-- That's okay, because the "primary" switch does work as expected.
	IF (
	select mirroring_role from sys.database_mirroring where (
		database_id IN (select database_id from sys.databases where name = @DBname)
	) = 2 set @mirState = 'Secondary'
	ELSE set @mirState = 'unknown'
--End Primary/Secondary selection

-- Conditional logic to determine if database is Synchronized
/*IF (
	select mirroring_state from sys.database_mirroring where (
		database_id IN (
			select database_id from sys.databases where name = 'VMware_VCDB'
	) != 4 set @mirState = 'noSync'
--End Sync determination

-- Generate Output
Print N'Database ' + @DBname + N' has status: ' + @mirState;

 PowerShell Script to monitor validity of current DB alias, and update if no longer valid:

This script calls on the T-SQL script above to check on the status of the DB Alias, update it if necessary, and cycle SharePoint services on the web front end if the alias is updated. Be sure to update the script to use your SQL Host, Alias, and Database names before using in your environment.

#Invokes "sqlcmd" script to determine holder of current primary mirror server role for the SharePoint databases.
#Sets SQL aliases accordingly

Set-PSDebug -Strict

##### Start script variables: ###
##### End script variables: #####

##### Start script functions: ###

function mirState {
	#Determines the mirroring state of a specified database
	#REQUIRES: SQLCMD.exe in the path specified in the function,
	#	the "determinMirDBState" sql script, in the path specified.
	#	input strings "$server" (for the SQL server or instance), and "$database" (the database to test)
	#PROVIDES: returns a string with possible values Primary|notThere|stateUnknown|other
	param ([string]$server,[string]$database)

	#Build SQLCMD command:
	[string]$sqlCom = 'c:\Program Files\Microsoft SQL Server\100\Tools\Binn\SQLCMD.EXE'
	[string]$sqlScript = "c:\local\scripts\sql\determineMirDBState.sql"
	#Invoke the command and capture to string $comOut
	[string]$comOut = & $sqlCom -S $server -i $sqlScript -v dbname=$database 2>&1

	if ($comOut.contains("Primary") -eq $true) { #if RearWindow is the primary role holder then...
	# Removed "Secondary" selection as this string will not be returned in a low-privilege environment.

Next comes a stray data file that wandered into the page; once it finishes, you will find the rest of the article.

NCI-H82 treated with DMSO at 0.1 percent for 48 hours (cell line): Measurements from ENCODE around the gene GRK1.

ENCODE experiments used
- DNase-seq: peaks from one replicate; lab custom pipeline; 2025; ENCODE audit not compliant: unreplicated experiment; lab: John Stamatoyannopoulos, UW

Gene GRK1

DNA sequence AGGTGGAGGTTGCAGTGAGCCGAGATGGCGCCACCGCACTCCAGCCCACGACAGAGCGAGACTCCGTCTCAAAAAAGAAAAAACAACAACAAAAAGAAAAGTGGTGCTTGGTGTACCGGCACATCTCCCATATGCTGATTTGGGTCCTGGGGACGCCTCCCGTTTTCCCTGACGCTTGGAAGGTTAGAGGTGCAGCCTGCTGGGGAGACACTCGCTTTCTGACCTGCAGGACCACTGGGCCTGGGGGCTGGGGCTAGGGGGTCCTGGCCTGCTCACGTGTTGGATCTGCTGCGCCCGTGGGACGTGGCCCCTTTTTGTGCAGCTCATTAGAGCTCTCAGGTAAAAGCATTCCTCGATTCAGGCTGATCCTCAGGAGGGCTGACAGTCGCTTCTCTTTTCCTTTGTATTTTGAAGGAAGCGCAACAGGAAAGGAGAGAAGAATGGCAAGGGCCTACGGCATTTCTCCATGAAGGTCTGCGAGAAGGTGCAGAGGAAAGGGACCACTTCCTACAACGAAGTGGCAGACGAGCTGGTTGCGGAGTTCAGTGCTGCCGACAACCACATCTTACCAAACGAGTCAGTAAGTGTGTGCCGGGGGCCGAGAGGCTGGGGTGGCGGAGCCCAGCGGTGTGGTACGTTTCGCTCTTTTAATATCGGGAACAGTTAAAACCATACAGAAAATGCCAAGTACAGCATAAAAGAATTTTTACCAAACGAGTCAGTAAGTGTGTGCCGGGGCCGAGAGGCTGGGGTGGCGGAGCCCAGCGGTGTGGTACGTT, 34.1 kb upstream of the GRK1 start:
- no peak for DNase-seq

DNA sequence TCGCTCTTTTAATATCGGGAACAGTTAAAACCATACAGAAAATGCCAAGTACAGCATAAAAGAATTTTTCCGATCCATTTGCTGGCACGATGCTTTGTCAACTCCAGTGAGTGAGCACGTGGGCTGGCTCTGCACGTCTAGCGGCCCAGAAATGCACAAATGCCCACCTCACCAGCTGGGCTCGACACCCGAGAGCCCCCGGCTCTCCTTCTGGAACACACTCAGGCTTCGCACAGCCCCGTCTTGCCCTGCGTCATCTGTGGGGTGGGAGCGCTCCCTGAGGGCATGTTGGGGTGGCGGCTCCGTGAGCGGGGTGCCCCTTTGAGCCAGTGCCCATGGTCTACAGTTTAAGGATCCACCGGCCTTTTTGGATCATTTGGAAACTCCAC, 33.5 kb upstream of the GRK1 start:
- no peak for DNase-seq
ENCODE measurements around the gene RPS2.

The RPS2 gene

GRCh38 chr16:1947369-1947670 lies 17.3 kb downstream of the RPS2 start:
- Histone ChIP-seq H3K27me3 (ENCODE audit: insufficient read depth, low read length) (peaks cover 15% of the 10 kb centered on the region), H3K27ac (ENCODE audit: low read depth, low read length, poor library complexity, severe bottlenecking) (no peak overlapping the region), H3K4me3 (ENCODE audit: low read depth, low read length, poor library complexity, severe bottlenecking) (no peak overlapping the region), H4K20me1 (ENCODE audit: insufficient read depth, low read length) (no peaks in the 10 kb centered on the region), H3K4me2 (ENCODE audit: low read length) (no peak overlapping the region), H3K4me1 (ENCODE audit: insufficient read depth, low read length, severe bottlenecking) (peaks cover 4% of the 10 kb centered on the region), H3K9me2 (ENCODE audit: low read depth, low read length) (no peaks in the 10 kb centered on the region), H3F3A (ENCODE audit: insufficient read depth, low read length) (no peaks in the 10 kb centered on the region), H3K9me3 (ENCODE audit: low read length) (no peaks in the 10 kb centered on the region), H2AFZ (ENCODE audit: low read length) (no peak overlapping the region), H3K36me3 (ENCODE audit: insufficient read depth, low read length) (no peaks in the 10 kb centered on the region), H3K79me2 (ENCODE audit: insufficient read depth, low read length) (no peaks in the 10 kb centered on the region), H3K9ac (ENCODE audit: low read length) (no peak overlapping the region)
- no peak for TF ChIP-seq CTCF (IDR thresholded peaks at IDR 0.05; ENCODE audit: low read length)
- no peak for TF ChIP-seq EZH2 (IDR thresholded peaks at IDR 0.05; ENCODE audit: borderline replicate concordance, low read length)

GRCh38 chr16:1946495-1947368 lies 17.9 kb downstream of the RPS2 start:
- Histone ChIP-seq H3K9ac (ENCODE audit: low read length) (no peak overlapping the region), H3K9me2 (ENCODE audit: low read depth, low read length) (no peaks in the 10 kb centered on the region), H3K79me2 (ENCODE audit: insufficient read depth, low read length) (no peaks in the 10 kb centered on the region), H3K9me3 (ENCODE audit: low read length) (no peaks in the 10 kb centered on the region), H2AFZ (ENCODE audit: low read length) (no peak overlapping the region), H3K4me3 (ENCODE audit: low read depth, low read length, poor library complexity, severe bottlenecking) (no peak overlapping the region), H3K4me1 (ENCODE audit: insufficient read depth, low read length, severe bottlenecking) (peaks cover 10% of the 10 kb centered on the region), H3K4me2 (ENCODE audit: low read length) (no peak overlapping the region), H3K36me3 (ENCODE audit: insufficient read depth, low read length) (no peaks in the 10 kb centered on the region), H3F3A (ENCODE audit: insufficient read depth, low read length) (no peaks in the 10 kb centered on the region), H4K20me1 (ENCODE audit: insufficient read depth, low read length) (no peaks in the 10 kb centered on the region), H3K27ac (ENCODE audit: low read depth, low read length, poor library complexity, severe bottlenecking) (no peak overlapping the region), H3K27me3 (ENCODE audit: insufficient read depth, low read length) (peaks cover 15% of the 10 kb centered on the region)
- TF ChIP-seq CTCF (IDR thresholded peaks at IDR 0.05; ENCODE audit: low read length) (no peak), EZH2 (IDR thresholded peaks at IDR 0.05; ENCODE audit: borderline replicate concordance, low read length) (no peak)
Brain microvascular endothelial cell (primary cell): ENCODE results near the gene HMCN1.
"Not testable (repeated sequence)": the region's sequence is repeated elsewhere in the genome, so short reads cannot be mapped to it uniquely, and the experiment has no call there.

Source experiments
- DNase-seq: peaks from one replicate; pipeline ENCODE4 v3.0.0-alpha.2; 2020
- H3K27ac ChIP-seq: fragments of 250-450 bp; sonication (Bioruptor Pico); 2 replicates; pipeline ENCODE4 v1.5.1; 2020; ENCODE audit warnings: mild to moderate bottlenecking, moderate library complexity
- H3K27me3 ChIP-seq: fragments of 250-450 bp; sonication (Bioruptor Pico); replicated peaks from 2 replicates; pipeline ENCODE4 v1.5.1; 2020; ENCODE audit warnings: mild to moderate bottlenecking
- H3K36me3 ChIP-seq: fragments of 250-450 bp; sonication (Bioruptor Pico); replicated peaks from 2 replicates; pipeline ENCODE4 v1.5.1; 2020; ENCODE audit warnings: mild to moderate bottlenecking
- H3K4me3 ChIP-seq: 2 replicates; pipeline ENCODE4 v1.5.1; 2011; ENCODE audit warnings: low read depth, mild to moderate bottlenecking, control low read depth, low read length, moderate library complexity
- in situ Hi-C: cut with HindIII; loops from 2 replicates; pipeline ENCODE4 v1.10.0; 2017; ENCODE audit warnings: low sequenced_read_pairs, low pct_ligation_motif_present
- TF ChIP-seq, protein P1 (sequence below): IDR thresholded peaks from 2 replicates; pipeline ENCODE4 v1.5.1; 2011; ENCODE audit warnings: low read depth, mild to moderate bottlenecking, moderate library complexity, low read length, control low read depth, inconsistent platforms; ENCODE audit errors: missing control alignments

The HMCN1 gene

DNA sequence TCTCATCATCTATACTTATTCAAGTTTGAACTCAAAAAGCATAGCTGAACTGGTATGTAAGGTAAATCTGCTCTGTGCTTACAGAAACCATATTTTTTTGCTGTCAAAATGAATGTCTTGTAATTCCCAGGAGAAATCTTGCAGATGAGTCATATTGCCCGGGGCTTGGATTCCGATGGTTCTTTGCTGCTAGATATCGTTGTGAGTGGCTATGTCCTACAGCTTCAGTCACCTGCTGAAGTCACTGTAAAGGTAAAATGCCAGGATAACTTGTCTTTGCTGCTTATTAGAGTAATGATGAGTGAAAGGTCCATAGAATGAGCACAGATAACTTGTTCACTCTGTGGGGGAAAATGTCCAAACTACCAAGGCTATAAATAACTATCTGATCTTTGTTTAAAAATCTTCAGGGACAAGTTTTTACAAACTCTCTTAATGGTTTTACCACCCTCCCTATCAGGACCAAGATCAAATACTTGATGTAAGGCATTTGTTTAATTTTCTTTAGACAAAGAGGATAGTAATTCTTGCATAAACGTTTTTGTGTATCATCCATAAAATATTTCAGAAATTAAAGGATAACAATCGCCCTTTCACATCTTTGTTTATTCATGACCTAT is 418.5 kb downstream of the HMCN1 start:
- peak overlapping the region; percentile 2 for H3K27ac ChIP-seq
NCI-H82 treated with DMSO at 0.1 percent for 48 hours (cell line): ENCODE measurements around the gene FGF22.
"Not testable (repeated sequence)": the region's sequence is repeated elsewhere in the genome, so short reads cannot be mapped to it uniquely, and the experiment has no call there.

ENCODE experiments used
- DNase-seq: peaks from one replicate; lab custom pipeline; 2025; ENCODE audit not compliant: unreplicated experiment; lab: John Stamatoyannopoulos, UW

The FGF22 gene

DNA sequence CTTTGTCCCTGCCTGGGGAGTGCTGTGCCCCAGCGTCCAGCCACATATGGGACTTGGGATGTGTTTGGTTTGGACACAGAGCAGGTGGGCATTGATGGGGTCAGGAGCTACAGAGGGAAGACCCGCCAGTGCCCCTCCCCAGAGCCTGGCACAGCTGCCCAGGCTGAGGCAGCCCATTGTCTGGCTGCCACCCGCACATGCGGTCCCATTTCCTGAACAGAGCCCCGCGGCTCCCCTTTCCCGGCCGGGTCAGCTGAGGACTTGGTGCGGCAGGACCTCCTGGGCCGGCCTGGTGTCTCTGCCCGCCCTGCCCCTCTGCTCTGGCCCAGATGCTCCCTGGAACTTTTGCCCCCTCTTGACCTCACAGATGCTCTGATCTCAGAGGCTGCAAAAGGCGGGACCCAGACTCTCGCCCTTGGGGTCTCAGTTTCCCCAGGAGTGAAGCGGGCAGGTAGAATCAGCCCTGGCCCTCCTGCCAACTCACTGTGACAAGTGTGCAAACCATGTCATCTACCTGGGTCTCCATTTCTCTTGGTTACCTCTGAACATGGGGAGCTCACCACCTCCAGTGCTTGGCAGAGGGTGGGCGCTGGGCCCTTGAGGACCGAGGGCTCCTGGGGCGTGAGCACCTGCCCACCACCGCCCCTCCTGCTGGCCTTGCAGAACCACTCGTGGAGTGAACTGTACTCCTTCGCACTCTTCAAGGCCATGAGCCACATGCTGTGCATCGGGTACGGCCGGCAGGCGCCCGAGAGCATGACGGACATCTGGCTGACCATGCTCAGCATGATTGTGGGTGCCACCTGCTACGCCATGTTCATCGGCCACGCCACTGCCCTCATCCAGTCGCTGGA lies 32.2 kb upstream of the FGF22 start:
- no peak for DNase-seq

#} elseif ($comOut | Select-String "Secondary") {#if RearWindow is the secondary role holder then...
	#	[string]$rc="Secondary"
	# Removed "noSync" detection as a primary with a downed partner will be out of sync, but it is not actionable.
	#} elseif ($comOut | Select-String "noSync"){ #if the mirroed database is not in sync then...
	#	[string]$rc="noSync"

	} elseif ($comOut.contains("not accessible") -eq $true) { #SQL error occured, meaning server is in some way unavailable.
	} elseif (($comOut.contains("unknown") -or ($comOut.contains("Secondary"))) -eq $true) { #db state is anything other than primary
	} else { #something else unexpected.
	return $rc
} #end mirState

function getCurServer {
	#Determines current database alias setting for the string $DBAlias.
	#Requires: An input string $DBAlias.
	#	Assumes the existance of the alias in the registry,
	#	and that the alias is using the "DBMSSOCN" (TCP/IP) connection method.
	#Returns: A string containing the host name of the current database server for the alias
	param ([string]$dbAlias)

	[string]$curAliasSetting = (get-itemproperty 'HKLM:\SOFTWARE\Microsoft\MSSQLServer\Client\ConnectTo').$dbAlias
	[string]$curServer = $curAliasSetting.Replace("DBMSSOCN,","")
	return $curServer

function setAlias {
	#Sets in the regustry the host name for the provided SQL server alias
	#REQUIRES the names of the SQL host and its alias
	#PROVIDES nothing
	param ([string]$dbHost,[string]$dbAlias)
	[string]$aliasSetting = "DBMSSOCN," + $dbHost
	Set-ItemProperty -Path 'HKLM:\SOFTWARE\Microsoft\MSSQLServer\Client\ConnectTo' -Name $dbAlias -Value $aliasSetting

function cycleServices {
	#Restarts system services associated with SharePoint
	# This will expedite reconnection to the SharePoint databases in the event of a SQL mirror failover.
	& iisreset
	# We use the "if" conditional below to determine if the service is already running before attempting to restart it.